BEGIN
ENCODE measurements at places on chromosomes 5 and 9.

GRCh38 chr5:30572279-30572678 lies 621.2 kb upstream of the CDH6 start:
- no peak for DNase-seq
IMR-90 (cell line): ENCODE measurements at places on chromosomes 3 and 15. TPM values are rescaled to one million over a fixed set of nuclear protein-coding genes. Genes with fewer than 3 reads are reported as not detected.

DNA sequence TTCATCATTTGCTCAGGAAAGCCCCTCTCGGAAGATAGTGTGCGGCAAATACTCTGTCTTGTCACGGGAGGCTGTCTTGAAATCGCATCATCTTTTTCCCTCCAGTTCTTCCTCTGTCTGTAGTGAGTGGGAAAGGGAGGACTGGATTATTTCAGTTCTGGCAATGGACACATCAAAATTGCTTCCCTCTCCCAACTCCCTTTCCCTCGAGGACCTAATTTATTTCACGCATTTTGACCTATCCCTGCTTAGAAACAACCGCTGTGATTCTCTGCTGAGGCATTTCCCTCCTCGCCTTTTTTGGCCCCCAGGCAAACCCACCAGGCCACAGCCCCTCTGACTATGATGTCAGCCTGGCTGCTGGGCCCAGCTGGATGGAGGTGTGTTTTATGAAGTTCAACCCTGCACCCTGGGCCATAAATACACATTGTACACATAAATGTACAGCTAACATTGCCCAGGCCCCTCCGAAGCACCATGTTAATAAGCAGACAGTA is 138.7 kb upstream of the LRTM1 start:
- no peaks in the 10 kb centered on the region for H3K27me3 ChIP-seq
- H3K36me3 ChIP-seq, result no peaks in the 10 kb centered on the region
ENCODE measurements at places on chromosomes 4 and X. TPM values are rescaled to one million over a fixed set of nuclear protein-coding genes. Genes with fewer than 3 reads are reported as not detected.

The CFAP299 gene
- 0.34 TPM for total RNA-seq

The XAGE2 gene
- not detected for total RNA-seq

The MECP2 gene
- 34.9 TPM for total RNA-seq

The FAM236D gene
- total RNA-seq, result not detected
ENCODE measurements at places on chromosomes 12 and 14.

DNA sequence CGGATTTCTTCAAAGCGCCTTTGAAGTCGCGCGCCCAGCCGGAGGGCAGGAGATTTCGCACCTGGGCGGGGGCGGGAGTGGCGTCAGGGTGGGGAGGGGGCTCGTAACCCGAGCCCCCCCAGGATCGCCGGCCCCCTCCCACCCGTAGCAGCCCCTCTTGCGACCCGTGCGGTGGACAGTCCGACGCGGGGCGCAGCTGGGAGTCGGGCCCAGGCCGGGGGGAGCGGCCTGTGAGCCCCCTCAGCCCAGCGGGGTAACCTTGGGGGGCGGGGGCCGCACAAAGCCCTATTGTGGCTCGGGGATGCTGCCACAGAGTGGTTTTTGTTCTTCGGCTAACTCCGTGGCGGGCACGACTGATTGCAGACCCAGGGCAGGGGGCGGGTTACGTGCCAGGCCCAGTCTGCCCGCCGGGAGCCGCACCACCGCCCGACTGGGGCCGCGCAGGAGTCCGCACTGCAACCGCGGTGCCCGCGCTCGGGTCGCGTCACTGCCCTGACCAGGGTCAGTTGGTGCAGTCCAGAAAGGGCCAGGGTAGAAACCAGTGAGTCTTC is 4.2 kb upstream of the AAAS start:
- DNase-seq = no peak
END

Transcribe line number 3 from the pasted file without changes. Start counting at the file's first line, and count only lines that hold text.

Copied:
- no peak for DNase-seq